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Kadakia, N, Rey D, Ye J, Abarbanel HDI.  2017.  Symplectic structure of statistical variational data assimilation. Quarterly Journal of the Royal Meteorological Society. 143:756-771.   10.1002/qj.2962   Abstract

Data assimilation variational principles (4D-Var) exhibit a natural symplectic structure among the state variables x(t) and. x(t). We explore the implications of this structure in both Lagrangian coordinates {x(t), x(t)} andHamiltonian canonical coordinates {x(t), p(t)} through a numerical examination of the chaotic Lorenz 1996 model in ten dimensions. We find that there are a number of subtleties associated with discretization, boundary conditions, and symplecticity, suggesting differing approaches when working in the the Lagrangian versus the Hamiltonian description. We investigate these differences in detail, and accordingly develop a protocol for searching for optimal trajectories in a Hamiltonian space. We find that casting the problem into canonical coordinates can, in some situations, considerably improve the quality of predictions.

Kadakia, N, Armstrong E, Breen D, Morone U, Daou A, Margoliash D, Abarbanel HDI.  2016.  Nonlinear statistical data assimilation for HVCRA neurons in the avian song system. Biological Cybernetics. 110:417-434.   10.1007/s00422-016-0697-3   AbstractWebsite

With the goal of building a model of the HVC nucleus in the avian song system, we discuss in detail a model of HVCRA projection neurons comprised of a somatic compartment with fast Na+ and K+ currents and a dendritic compartment with slower Ca2+ dynamics. We show this model qualitatively exhibits many observed electrophysiological behaviors. We then show in numerical procedures how one can design and analyze feasible laboratory experiments that allow the estimation of all of the many parameters and unmeasured dynamical variables, given observations of the somatic voltage V-s(t) alone. A key to this procedure is to initially estimate the slow dynamics associated with Ca, blocking the fast Na and K variations, and then with the Ca parameters fixed estimate the fast Na and K dynamics. This separation of time scales provides a numerically robust method for completing the full neuron model, and the efficacy of the method is tested by prediction when observations are complete. The simulation provides a framework for the slice preparation experiments and illustrates the use of data assimilation methods for the design of those experiments.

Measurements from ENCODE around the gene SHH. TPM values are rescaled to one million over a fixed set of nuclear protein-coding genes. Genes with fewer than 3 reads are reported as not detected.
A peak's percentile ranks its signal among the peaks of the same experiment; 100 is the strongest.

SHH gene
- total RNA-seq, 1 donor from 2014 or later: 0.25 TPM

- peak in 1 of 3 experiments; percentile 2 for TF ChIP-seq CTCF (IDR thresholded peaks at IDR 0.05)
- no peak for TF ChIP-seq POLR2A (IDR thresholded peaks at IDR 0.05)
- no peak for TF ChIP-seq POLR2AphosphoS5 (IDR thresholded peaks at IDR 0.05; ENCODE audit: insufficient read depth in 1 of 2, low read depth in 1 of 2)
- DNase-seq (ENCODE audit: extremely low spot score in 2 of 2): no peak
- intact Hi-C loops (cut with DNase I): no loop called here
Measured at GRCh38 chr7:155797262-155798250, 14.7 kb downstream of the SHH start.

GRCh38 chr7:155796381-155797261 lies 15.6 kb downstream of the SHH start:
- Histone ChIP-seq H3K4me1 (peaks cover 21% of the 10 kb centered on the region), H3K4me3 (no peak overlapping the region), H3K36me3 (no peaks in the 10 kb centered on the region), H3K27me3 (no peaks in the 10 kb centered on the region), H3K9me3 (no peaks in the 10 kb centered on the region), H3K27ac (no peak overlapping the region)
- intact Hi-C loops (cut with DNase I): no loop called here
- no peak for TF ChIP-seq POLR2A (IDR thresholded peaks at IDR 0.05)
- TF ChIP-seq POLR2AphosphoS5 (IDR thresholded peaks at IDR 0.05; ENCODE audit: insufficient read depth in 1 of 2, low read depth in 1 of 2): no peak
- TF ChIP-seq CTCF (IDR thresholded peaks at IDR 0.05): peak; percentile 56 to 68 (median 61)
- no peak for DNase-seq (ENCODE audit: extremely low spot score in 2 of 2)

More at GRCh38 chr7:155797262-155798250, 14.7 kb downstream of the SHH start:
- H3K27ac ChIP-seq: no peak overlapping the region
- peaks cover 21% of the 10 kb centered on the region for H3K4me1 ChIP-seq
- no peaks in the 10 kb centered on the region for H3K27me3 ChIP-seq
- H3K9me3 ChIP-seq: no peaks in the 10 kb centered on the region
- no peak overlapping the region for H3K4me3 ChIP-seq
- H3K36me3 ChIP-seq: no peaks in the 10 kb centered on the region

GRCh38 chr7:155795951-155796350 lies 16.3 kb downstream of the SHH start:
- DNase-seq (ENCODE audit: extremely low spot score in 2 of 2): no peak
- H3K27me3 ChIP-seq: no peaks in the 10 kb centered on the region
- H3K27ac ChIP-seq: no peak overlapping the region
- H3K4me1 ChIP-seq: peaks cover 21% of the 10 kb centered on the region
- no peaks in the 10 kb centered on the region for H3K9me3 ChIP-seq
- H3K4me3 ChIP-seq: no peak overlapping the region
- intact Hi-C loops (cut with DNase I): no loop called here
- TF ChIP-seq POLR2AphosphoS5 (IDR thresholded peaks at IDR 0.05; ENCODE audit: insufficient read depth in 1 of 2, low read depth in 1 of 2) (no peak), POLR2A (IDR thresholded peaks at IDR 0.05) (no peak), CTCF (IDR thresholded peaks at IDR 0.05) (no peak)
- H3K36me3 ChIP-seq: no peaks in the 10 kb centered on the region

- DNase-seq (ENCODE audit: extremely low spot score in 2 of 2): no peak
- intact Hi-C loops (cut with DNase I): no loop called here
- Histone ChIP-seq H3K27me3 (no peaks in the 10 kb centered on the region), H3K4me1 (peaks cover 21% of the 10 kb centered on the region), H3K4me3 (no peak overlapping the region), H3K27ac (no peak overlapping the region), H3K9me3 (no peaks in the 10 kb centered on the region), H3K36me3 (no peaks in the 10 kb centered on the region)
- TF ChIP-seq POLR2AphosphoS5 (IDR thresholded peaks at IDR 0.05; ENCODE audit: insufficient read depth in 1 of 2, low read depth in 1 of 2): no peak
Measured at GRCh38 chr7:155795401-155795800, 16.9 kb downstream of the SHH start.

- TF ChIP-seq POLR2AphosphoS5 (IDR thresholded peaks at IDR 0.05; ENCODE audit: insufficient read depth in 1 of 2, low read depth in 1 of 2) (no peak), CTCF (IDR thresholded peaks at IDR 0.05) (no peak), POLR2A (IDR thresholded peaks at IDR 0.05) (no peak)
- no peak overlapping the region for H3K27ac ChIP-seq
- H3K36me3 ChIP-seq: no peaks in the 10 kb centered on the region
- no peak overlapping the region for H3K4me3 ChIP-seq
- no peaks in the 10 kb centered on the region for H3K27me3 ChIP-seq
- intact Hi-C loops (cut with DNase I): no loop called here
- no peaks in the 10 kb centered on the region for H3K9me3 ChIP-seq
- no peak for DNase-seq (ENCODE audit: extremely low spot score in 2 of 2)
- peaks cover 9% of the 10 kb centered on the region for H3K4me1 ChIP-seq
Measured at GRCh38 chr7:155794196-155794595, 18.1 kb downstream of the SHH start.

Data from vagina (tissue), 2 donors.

Armstrong, E, Abarbanel HDI.  2016.  Model of the songbird nucleus HVC as a network of central pattern generators. Journal of Neurophysiology. 116:2405-2419.   10.1152/jn.00438.2016   AbstractWebsite

We propose a functional architecture of the adult songbird nucleus HVC in which the core element is a "functional syllable unit" (FSU). In this model, HVC is organized into FSUs, each of which provides the basis for the production of one syllable in vocalization. Within each FSU, the inhibitory neuron population takes one of two operational states: 1) simultaneous firing wherein all inhibitory neurons fire simultaneously, and 2) competitive firing of the inhibitory neurons. Switching between these basic modes of activity is accomplished via changes in the synaptic strengths among the inhibitory neurons. The inhibitory neurons connect to excitatory projection neurons such that during state 1 the activity of projection neurons is suppressed, while during state 2 patterns of sequential firing of projection neurons can occur. The latter state is stabilized by feedback from the projection to the inhibitory neurons. Song composition for specific species is distinguished by the manner in which different FSUs are functionally connected to each other. Ours is a computational model built with biophysically based neurons. We illustrate that many observations of HVC activity are explained by the dynamics of the proposed population of FSUs, and we identify aspects of the model that are currently testable experimentally. In addition, and standing apart from the core features of an FSU, we propose that the transition between modes may be governed by the biophysical mechanism of neuromodulation.

Laurent, G, Stopfer M, Friedrich RW, Rabinovich MI, Volkovskii A, Abarbanel HDI.  2001.  Odor encoding as an active, dynamical process: Experiments, computation, and theory. Annual Review of Neuroscience. 24:263-297.   10.1146/annurev.neuro.24.1.263   AbstractWebsite

We examine early olfactory processing in the vertebrate and insect olfactory systems, using a computational perspective. What transformations occur between the first and second olfactory processing stages? What are the causes and consequences of these transformations? To answer these questions, we focus on the functions of olfactory circuit structure and on the role of time in odor-evoked integrative processes. We argue that early olfactory relays are active and dynamical networks, whose actions change the format of odor-related information in very specific ways, so as to refine stimulus identification. Finally, we introduce a new theoretical framework ("winnerless competition") for the interpretation of these data.